Posted on January 17, 2011. Filed under: Libraries and Librarians | Tags: , , |

Another iPhone app – this time from LibraryThing.
Called Local Books this new app can be used to locate book shops, libraries and bookish events wherever you are or plan to be.
The app is available from the iTunes store as a free download.
All NSW public libraries are included.

You can read more about the app on the LibraryThing blog.
Now that sounds really exciting! Can someone with a newish phone give it a go and tell me what it’s like?
I wonder how we get our events on it? Something to investigate . . .
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Lawson LitKNITS

Posted on July 15, 2010. Filed under: Libraries and Librarians | Tags: , , |

The 702 ABC Sydney ‘Knit In’ is a fantastic community event supporting the organization ‘Wrap with Love’ which creates colourful wraps for communities in need around the world.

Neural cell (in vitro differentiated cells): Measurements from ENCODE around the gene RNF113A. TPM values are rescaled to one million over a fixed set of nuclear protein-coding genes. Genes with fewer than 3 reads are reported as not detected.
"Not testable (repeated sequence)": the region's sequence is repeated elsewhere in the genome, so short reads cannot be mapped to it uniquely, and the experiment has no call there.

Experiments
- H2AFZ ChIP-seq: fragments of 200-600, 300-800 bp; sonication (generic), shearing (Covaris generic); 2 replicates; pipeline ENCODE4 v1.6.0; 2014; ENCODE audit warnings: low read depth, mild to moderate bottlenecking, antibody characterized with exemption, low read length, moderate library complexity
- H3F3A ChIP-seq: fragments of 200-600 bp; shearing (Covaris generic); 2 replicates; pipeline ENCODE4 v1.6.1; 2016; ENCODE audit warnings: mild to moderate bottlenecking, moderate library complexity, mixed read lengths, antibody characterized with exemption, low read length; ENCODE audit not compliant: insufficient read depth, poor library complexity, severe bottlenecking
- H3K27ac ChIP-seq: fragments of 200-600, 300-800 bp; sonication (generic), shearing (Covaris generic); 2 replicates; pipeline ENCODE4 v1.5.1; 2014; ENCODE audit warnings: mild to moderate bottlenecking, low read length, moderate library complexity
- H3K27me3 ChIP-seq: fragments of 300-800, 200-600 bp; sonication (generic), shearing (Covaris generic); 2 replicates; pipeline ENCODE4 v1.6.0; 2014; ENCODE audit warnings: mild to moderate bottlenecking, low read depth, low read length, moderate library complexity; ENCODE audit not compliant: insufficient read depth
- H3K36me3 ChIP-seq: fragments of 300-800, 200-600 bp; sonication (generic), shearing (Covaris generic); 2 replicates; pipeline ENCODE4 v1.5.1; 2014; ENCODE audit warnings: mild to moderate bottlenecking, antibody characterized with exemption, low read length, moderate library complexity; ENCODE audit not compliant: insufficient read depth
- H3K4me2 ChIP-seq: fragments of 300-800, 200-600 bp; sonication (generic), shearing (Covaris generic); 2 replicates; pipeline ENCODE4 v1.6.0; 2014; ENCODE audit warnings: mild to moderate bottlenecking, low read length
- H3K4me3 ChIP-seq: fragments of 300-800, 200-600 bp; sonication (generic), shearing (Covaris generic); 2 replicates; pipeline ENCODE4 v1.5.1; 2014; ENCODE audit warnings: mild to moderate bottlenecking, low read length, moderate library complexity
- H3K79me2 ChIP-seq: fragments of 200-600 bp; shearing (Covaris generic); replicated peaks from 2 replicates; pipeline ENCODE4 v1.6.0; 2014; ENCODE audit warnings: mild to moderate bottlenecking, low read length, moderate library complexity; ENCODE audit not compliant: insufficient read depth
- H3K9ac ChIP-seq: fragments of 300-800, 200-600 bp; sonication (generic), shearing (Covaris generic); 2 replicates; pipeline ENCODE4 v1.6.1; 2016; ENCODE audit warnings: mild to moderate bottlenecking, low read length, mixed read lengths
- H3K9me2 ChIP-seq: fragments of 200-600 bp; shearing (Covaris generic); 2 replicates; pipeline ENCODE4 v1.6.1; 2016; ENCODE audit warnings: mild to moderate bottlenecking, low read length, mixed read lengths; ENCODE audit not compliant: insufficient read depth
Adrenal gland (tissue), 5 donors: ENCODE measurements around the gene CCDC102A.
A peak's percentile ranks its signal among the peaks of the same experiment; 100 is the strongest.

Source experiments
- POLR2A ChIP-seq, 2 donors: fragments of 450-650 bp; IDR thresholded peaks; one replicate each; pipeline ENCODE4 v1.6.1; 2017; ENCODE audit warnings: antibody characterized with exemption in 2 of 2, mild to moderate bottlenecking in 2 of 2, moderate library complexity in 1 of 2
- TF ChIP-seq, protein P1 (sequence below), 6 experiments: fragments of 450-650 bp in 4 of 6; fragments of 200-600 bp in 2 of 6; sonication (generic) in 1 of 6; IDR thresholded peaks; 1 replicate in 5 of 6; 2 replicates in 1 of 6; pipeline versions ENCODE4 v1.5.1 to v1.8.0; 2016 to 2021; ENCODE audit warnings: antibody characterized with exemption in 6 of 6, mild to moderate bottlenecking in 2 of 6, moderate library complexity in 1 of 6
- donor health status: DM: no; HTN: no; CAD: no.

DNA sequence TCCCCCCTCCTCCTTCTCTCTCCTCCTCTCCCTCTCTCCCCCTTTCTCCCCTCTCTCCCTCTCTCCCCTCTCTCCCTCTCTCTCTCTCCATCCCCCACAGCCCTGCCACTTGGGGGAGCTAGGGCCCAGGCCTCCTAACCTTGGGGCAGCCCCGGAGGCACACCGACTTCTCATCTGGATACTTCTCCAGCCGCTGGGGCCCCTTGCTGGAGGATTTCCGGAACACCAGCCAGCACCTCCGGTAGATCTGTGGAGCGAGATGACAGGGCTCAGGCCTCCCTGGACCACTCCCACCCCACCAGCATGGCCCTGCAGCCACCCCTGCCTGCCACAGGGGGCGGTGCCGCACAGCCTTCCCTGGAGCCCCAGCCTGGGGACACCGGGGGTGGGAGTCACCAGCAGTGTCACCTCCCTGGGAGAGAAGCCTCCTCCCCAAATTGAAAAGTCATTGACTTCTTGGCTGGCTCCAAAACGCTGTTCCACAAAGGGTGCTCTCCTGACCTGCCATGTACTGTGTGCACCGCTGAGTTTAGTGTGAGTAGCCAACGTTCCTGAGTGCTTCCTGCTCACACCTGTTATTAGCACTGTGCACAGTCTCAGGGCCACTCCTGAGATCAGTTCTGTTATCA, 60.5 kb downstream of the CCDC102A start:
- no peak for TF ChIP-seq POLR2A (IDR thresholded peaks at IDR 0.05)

Lawson Library hosted a ‘Knit in’ on Friday June 25th. 20 keen women, now known as Lawson LitKNITS, gathered to knit and crochet squares and also sew squares together to make some beautiful wraps. These women were able to share their skills in a very relaxed and social environment. There were lots of laughs and delicious refreshments were enjoyed.

Thank you to all those who contributed to making this such a pleasurable event.

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Secret Swamping

Posted on April 24, 2009. Filed under: Uncategorized | Tags: , , |